In Making it Matter, last time we talked about making it personal. This time we cover letting your players tell you what matters and the old recurring mastermind trick.
Let the players tell you what’s important. This is a bit of improvisational game mastering. Listen to your players. If you hear a lot of table chatter about a town, an NPC, or anything else in the game world, make it a key part of your games. If the players are always going on about Qi, make Qi the setting for a good number of your adventures. If the very thought of the Jaekels of Aras makes them ready to smash heads, use the animalistic pirates as villains every so often.
If you have a player who can’t get enough of their pet or a favorite NPC, use that it to tie the character to an adventure. The loyal Seski runs through the portal. The favorite innkeeper vanishes leaving clues of a involvement with in a plot about to engulf the PCs home base.
Remember, it's not wrong if the players fixate on something in your world you haven't planned on. It's awesome! They are telling you what they find engaging. Go with it.
The Reoccurring Mastermind who always gets away to start trouble again. Despite being a gaming cliche, it can still be effective. Over and over again the players confront the evil mastermind, and over and over again she gets away. In a world with teleportation cyphers this isn't hard.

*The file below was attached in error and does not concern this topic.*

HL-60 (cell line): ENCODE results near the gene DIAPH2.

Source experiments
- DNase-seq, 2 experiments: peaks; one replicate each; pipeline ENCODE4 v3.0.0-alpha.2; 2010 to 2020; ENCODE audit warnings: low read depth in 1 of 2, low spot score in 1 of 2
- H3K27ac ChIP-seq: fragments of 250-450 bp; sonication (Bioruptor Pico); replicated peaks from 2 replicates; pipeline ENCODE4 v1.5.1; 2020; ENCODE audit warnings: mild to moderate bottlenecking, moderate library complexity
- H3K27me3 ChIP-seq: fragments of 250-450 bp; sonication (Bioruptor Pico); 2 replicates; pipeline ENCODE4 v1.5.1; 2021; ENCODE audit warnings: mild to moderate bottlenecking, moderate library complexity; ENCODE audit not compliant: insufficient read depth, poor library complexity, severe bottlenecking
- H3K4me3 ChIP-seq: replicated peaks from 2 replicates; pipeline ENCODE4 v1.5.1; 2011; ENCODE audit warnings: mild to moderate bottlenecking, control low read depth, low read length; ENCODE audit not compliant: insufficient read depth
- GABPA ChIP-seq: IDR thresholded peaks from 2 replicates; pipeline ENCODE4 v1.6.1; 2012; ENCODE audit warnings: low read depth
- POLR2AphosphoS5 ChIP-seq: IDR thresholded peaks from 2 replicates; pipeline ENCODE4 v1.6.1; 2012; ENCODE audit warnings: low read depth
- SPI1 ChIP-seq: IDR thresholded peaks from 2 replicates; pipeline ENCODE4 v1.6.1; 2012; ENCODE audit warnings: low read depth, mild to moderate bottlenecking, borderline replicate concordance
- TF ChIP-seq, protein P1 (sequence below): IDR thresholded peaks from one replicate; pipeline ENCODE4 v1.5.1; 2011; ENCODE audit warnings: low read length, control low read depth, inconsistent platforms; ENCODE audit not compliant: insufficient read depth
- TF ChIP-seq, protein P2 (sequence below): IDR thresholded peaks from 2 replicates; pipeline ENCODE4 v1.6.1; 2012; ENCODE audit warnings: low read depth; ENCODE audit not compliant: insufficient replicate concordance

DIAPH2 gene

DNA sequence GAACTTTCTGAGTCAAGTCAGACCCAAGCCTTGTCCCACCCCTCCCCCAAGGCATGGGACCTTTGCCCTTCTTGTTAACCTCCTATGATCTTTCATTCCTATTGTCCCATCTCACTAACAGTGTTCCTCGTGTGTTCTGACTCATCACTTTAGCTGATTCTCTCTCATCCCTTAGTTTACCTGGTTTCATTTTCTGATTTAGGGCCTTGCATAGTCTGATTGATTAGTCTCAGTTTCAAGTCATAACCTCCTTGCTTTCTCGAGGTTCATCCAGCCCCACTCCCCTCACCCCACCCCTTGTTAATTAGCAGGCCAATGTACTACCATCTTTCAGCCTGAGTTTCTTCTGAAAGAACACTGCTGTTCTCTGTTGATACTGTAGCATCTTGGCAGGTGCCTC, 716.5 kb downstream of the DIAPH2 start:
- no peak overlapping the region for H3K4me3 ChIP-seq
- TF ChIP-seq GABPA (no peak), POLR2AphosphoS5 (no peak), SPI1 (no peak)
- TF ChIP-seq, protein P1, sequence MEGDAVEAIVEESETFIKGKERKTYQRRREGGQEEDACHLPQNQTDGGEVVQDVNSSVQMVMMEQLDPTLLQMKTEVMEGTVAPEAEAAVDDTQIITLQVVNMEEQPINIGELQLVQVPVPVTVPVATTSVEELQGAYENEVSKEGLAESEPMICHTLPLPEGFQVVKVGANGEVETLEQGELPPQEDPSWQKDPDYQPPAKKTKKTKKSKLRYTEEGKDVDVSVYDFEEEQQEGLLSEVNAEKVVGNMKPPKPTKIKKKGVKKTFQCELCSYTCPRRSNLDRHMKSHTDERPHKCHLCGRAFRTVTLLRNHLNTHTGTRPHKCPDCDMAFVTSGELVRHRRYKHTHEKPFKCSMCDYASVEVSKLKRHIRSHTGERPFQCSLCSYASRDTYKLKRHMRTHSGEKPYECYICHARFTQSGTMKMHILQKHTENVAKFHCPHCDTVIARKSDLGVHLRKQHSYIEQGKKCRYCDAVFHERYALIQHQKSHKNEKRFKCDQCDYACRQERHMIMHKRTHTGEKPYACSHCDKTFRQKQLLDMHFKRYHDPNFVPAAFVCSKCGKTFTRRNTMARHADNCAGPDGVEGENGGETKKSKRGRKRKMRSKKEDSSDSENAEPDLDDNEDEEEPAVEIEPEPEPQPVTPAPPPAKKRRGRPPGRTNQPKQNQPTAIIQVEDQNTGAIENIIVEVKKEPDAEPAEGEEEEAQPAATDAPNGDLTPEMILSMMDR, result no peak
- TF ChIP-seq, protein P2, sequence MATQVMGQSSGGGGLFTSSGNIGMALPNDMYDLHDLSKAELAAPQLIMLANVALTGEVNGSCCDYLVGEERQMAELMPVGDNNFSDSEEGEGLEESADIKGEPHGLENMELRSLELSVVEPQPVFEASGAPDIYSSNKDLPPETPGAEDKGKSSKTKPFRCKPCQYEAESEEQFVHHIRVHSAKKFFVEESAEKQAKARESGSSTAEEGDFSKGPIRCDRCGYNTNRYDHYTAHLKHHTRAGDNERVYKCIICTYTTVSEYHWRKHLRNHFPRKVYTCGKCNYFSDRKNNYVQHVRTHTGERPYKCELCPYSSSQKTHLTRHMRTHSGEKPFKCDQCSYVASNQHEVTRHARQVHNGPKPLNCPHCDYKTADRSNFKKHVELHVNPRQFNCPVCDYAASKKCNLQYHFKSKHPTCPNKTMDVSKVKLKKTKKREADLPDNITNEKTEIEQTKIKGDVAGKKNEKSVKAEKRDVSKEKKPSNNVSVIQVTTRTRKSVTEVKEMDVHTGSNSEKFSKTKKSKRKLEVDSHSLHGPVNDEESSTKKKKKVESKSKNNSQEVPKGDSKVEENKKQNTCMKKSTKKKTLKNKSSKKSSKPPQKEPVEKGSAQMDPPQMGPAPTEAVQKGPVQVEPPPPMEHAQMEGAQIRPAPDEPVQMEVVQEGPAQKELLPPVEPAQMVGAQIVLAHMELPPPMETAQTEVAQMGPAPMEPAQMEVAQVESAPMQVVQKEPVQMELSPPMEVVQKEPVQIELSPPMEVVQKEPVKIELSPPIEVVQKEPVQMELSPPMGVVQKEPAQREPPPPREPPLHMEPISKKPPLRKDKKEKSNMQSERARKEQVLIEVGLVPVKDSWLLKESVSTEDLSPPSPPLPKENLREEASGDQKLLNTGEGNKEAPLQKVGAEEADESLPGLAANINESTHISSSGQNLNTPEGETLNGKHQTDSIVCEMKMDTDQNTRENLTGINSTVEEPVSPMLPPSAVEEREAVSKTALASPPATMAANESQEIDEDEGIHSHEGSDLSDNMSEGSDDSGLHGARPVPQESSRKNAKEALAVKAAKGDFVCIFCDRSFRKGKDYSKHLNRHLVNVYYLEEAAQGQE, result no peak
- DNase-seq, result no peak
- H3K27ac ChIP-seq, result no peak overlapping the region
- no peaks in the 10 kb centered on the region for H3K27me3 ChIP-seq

Every time she gets away, the players might be just that much more invested in the game.Players can obsess on how to finally bring her down. The trick is to make the characters feel she won't get away forever. It may be impossible to stop her, but the player characters are used to doing the impossible!
One trick is to have the major threat be able to teleport only to their lair. This way, they can always get away, until the characters track them down. In The Sun Below: City on the Edge, the King of the Praithians has just such a power. When the characters finally confront him in his throne room, his teleportation power can't save him.
Or give it a twist -- the enemy who got away has grown to appreciate the player characters. Perhaps she will aid them in a future adventure, which could confuse the players wonderfully. Will they trust the healing cyphers that come from the woman who tried to stake them in front of the Iron Wind?
Or the old enemy could have run afoul of a new and bigger enemy. Their old nemesis begs for help from the characters. If they refuse, the new enemy is becomes stronger and more bold. If the accept, they have created an interesting alliance. Where will it lead?